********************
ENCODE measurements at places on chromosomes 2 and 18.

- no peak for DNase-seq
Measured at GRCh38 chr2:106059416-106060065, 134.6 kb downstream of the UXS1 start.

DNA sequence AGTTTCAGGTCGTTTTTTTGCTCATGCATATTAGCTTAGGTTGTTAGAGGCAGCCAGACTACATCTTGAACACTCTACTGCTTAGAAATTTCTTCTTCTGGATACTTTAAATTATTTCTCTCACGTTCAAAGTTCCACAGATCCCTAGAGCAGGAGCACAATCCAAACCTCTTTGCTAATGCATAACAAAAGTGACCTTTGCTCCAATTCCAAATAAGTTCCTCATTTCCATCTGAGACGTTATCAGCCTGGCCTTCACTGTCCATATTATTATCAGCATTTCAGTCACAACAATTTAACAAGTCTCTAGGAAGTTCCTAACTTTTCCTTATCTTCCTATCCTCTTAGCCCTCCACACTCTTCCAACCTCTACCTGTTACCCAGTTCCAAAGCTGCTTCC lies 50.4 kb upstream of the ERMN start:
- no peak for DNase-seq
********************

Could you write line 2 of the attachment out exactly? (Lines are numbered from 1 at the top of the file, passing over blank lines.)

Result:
- no peak for DNase-seq